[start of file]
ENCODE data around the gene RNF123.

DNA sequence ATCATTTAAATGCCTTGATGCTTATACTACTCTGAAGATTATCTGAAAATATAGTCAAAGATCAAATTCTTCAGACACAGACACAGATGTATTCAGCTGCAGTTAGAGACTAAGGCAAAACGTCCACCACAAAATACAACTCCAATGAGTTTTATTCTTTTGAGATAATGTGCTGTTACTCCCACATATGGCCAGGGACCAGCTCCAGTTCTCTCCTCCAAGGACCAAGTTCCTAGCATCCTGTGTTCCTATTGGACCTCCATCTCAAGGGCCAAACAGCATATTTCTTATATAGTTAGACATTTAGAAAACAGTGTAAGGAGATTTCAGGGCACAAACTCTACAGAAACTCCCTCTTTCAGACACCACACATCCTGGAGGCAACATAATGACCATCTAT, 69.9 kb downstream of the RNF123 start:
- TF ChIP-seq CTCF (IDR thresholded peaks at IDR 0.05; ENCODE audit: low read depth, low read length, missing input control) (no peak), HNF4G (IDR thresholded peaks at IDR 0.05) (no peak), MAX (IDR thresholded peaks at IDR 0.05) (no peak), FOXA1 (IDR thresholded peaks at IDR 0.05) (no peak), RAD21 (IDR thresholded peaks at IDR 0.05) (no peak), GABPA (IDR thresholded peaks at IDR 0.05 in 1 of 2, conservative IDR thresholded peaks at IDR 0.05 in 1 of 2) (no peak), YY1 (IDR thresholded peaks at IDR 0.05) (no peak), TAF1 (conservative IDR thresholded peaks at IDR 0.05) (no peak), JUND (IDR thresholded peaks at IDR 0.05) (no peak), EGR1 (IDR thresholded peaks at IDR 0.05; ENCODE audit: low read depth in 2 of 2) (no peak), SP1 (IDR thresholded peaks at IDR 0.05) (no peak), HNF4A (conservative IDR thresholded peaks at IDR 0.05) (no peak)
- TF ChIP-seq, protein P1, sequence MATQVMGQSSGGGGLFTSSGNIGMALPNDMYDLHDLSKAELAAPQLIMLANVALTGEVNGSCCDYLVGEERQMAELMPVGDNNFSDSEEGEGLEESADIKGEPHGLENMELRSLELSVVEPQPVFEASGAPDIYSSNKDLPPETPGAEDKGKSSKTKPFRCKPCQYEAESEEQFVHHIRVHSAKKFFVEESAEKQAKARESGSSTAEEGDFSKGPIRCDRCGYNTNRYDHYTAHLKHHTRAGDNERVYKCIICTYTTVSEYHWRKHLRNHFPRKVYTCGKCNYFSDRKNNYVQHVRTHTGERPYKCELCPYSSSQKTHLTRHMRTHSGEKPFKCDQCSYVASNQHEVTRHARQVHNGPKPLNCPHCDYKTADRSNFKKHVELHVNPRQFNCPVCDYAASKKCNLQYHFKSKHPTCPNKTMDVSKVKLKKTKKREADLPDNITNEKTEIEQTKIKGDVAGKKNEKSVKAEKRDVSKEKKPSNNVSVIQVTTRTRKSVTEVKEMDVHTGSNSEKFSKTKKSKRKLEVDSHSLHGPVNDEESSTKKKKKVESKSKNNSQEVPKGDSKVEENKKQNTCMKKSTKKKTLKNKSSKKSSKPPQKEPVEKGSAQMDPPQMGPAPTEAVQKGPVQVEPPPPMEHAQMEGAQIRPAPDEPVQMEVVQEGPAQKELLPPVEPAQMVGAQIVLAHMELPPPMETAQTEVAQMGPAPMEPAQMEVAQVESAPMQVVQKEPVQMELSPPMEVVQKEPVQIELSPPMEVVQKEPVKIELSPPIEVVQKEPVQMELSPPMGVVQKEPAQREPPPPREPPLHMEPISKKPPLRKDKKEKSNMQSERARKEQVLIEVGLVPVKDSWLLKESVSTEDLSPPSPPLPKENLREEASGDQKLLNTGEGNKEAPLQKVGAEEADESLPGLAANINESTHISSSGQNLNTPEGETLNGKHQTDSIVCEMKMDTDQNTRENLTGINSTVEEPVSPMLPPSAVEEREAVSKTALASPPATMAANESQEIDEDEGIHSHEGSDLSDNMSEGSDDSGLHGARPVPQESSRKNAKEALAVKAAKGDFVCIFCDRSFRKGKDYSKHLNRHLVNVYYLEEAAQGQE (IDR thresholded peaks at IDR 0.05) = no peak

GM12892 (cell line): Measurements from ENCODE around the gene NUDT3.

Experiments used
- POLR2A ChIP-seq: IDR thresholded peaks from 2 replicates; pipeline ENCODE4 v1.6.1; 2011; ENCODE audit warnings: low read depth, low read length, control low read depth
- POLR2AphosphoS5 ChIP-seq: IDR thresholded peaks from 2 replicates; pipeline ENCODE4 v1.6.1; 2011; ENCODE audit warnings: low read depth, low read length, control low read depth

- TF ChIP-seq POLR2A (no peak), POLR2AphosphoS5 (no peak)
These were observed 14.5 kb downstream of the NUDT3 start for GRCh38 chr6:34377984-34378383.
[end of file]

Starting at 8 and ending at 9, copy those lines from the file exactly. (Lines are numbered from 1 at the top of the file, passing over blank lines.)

- POLR2AphosphoS5 ChIP-seq: IDR thresholded peaks from 2 replicates; pipeline ENCODE4 v1.6.1; 2011; ENCODE audit warnings: low read depth, low read length, control low read depth

- TF ChIP-seq POLR2A (no peak), POLR2AphosphoS5 (no peak)